*It was the bear hug felt around the world. An Air Force pararescue jumper descended upon the cold flood waters of Katrina to save a 3-year-old girl and her family in 2005.
The child, so happy to see the man, unabashedly showed her happiness by wrapping her arms around his neck and giving him the biggest bear hug along with a smile that went ear-to-ear.
To no one’s surprise, that picture was soon everywhere. It popped up on Burger King place mats, AT&T phone cards, a magazine cover.
The photo touched the heart of the rescuer, Staff Sgt. Michael Maroney, himself a father, because of what he says it represented.
“I was a single father trying to raise two boys. I had just gotten back from Afghanistan, and New Orleans was under water,” Maroney, told The Washington Post. “When she hugged me, everything went away. There were no problems in that moment. That meant everything to me.”
“It had been such a rough week; when she wrapped me up in that hug, I was in la-la land,”he said earlier this year. “Nothing else existed.”
Mahoney, now 40, always wondered about the little girl whose name he never got. And he never stopped hoping that he would find her.
And now he has.
Her name is LeShay Brown. And she is now 13 and her family now live about 60 miles outside of New Orleans in Waveland, Miss.
According to People magazine, she and her relatives plan to reconnect with Maroney in a few weeks,
“I can’t wait to meet her to tell her how important she is,” Maroney told the magazine. “In my line of work, it doesn’t usually turn out happily. This hug, this moment, was like — everybody I’ve ever saved, that was the thank you.”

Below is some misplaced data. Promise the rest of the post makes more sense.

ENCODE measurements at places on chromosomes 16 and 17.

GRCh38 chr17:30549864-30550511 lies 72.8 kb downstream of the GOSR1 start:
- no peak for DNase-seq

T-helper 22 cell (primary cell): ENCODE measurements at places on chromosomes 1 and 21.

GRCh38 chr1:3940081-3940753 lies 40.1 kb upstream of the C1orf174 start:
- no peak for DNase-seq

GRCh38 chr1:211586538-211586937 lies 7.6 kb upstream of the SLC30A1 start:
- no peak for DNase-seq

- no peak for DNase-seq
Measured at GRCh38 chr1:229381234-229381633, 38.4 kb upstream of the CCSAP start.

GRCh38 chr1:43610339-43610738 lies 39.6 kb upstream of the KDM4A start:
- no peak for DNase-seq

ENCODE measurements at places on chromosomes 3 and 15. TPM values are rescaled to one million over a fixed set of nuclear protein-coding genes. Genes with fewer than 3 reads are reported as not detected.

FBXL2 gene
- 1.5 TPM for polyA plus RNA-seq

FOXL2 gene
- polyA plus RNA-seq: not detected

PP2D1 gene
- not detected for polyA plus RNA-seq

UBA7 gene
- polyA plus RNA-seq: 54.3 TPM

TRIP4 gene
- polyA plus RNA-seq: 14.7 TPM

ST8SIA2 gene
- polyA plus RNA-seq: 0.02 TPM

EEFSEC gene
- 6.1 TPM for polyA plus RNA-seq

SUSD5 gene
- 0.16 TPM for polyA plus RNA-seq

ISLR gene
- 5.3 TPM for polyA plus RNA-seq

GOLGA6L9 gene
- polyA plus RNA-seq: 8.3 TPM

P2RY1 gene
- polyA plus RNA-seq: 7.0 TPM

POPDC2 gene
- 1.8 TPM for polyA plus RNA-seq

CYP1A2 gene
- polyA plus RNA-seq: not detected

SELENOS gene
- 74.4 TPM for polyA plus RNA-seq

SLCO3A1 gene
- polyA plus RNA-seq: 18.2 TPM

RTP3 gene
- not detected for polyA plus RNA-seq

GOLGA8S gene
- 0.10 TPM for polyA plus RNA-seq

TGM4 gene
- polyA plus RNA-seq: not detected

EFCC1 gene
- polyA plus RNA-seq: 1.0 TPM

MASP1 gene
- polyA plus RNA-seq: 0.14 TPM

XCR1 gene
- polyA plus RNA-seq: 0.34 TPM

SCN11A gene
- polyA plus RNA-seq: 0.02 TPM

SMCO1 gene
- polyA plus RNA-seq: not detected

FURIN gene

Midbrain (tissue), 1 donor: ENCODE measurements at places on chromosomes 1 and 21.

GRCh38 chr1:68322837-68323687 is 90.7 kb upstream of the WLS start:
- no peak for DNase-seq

Air Force photographer Veronica Pierce had taken the picture of the little girl hugging Maroney, who had been sent to New Orleans to help assist in rescue efforts in Katrina’s aftermath.
LaShay’s family had been stranded for a whole week before the little girl ended up in Maroney’s MH-60 Pave Hawk helicopter. She was so young at the time, she says she doesn’t even remember the hug. But there are plenty of people to remind her.
“I was crying because I was scared … that was the first time I was on a helicopter, the first time I was on a plane and the first time I ever left New Orleans,” LeShay’s mother, Shawntrell Brown, told People magazine. “The helicopter had open doors, so I looked out and you could just see all the water over everything, and it was just too much for me, so she was comforting me.”
“It’s okay,” LeShay told her mother at the time, according to Air Force Times. “We’re safe. Don’t worry.”
Maroney, who now trains pararescuers, thought about LaShay often over the years, and wondered what became of her. So in 2005 he posted the picture on Social Media, but nothing came of it. And he kept looking.
In 2010, he said he even penned a letter to Oprah Winfrey looking for help, but he never got a reply.
But in February of this year Maroney’s story caught the eye of 16-year-old Andrew Goard from Waterford, Mich., who learned about the story and launched the#FindKatrinaGirl campaign. The next month, Air Force Times wrote about Maroney’s quest to find the girl, and the campaign went viral.
“I would love to get another hug and see how she’s doing,” Maroney told The Post at the time, noting that he still had the photo up in his home. “I’d love her to know that there isn’t a day I haven’t thought of her.”
And thanks to technology, the news reached LeShay Brown.
“The whole neighborhood told us they saw LeShay on the news, and everybody told us someone was looking for her,” her mother told People. After she saw the photo, Shawntrell Brown said: “I knew that it was her.”
Read how this beautiful story ended at MSN News.